Air vents should be as close to floor level as possible. At ground level air is always cooler.
Intake air vents can be protected from the outside with bars or strong wire mesh, and from the inside with shutters as shown in the picture above. Always close to the ground and on the windy side of the building if at all possible. If there is a shady side of the building, it is worth placing the air vents on that side because the air will be cooler there.
Exhaust air vents should be built as close to the roof as possible. In this example these vents were placed between the roof beams and protected with strong wire mesh. On the inside we can also install shutters. Exhaust air vents should be on the side of the dwelling opposite to the wind.

In this example we can see a window protected with top hinged shutters, an air intake vent protected with wood slats for better air circulation and two exhaust vents between the roof beams protected by a wire mesh.
Notice how the exhaust air vents are close to the roof.

When we install the insulating material we need to keep it away from the vents to ensure good air circulation.


From the inside it is easy to see the space left around the exhaust air vent.

The insulation material, using natural or manufactured materials, can be attached to the roof beams with wires, wire mesh, string or other materials.

Important points

We chose a simple dwelling as our example. Each one of us can modify these ideas and use additional ones. The windows may have glass panes or not. There may be bars on the windows or not. It all depends on the situation. But it is important to leave the openings required for windows and air vents when the walls are being built.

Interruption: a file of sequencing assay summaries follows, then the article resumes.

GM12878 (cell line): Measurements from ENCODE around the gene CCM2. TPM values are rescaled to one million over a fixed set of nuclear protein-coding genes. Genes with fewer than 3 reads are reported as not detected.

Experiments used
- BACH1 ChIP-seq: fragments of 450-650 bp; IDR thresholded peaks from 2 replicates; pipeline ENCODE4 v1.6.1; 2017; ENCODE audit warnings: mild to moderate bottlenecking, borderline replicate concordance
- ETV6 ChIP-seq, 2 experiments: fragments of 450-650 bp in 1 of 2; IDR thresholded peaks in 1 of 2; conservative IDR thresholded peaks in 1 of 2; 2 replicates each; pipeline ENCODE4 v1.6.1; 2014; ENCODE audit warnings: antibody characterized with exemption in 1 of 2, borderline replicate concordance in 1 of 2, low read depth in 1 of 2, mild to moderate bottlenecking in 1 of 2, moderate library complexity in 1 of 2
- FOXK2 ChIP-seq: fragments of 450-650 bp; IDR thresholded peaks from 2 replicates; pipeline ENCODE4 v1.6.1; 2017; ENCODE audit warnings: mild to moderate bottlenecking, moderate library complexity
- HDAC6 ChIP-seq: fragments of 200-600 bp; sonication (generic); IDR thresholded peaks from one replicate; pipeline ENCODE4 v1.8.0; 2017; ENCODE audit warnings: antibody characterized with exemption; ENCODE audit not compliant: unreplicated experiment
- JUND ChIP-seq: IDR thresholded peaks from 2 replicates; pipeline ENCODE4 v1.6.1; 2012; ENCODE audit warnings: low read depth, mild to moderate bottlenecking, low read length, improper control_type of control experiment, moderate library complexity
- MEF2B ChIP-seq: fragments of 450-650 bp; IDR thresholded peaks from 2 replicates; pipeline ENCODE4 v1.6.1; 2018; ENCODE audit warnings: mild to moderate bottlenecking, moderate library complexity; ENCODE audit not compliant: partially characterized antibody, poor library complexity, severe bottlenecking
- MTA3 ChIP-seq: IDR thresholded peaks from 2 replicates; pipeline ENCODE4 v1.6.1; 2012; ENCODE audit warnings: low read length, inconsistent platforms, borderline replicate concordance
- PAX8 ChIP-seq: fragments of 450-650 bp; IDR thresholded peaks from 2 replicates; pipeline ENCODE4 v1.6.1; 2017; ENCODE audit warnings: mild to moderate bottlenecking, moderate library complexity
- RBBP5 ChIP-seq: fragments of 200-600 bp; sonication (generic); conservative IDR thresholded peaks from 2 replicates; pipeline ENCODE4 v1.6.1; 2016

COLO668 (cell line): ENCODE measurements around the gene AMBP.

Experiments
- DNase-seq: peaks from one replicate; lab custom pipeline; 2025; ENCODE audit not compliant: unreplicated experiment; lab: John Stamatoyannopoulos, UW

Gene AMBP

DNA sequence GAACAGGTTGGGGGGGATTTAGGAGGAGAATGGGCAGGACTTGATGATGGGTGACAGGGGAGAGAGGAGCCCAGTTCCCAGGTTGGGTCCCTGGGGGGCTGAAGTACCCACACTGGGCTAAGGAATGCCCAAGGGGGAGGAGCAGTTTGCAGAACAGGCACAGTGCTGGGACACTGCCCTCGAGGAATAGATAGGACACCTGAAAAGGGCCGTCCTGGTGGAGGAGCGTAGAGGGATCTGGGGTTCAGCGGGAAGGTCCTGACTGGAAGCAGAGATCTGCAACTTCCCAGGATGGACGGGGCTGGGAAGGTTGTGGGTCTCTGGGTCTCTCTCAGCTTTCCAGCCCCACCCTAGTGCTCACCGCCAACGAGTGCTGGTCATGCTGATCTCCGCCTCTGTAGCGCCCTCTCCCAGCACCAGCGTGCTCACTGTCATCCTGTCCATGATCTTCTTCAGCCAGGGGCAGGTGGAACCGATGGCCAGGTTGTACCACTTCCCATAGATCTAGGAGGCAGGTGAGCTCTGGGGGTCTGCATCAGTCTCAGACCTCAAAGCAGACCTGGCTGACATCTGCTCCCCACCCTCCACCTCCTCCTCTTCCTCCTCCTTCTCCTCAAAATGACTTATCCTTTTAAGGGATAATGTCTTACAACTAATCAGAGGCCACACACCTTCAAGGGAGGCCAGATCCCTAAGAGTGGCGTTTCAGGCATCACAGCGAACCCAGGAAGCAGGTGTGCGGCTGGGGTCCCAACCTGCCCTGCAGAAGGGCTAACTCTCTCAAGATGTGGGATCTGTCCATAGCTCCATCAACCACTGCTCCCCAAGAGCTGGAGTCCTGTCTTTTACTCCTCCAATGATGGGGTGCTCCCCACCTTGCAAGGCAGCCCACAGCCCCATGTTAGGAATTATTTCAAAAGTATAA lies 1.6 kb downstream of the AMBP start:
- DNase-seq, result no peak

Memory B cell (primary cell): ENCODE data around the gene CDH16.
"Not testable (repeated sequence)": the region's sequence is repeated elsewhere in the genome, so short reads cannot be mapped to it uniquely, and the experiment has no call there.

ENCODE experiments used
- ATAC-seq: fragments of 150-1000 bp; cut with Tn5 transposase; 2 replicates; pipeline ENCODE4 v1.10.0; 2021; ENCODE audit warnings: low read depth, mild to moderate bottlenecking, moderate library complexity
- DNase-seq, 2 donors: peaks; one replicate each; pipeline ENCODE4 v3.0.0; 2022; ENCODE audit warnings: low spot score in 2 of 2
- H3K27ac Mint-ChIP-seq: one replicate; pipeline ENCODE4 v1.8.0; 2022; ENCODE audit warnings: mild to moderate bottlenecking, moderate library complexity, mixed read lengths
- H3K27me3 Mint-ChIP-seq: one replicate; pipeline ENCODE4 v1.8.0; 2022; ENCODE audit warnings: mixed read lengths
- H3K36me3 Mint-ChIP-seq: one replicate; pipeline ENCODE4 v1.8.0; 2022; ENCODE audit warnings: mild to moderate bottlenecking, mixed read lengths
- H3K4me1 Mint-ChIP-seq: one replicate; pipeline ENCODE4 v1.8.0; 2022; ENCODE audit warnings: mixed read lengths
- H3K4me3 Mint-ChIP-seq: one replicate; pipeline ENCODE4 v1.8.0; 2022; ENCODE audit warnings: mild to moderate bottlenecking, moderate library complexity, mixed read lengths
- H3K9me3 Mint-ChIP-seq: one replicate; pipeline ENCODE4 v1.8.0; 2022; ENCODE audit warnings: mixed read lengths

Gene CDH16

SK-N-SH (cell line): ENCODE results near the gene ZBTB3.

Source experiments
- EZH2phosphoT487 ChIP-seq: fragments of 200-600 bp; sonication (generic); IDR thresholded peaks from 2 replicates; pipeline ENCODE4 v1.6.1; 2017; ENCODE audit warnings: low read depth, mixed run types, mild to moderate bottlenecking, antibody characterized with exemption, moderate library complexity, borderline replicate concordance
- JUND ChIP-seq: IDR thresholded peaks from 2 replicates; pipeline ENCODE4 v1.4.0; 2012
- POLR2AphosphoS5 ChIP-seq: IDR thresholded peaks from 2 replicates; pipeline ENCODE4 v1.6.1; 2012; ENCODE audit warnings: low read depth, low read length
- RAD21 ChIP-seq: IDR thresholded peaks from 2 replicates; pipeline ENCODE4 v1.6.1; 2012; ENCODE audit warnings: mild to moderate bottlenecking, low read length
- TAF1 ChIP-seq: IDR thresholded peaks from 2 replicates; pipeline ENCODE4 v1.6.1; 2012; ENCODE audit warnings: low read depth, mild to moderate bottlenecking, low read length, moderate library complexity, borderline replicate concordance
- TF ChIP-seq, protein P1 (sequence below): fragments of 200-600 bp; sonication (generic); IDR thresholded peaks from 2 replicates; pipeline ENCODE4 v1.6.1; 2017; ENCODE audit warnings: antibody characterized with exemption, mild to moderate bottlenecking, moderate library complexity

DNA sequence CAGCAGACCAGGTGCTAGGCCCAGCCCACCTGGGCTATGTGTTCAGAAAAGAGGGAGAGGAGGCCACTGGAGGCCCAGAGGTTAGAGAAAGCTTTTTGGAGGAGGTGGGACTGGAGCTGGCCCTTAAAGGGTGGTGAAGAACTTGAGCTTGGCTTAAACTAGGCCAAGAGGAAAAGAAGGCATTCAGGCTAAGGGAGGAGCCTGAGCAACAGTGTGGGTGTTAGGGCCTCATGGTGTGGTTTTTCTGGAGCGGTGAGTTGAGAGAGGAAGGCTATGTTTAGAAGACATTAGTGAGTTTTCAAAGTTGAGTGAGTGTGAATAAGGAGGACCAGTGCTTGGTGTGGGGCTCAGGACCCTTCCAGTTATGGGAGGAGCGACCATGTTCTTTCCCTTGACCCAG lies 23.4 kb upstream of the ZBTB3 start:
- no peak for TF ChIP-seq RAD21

What is really important is:
  • Foundations that are above ground level
  • Earth products (mud) for the walls
  • Metal sheets (or plastic sheets) for the roof
  • Insulation on the inside of the roof
  • Intake air vents close to floor level
  • Exhaust air vents close to the roof/ceiling
  • the behavior of the dwelling occupants
And a bit of imagination and creativity. 
Our habits
The behavior and living habits of the occupants is also very important. For example, during the night the air outside is cooler and we should open the intake air vents to cool off the inside of the dwelling. During daytime, when it is hot outside, we should close the intake air vents to keep the inside cool.
During the cooler months it may be more comfortable if we open the air vents during the day to allow the warmer air in. This air will warm up the inside of the dwelling and help get rid of humidity. At night it may be better to close the intake air vents keeping in the warmth accumulated in the walls during the day.

A well insulated and ventilated dwelling responds well to our behaviors. We change clothes according to the weather. We should also make use of shutters, air vents and insulation to accommodate to weather changes.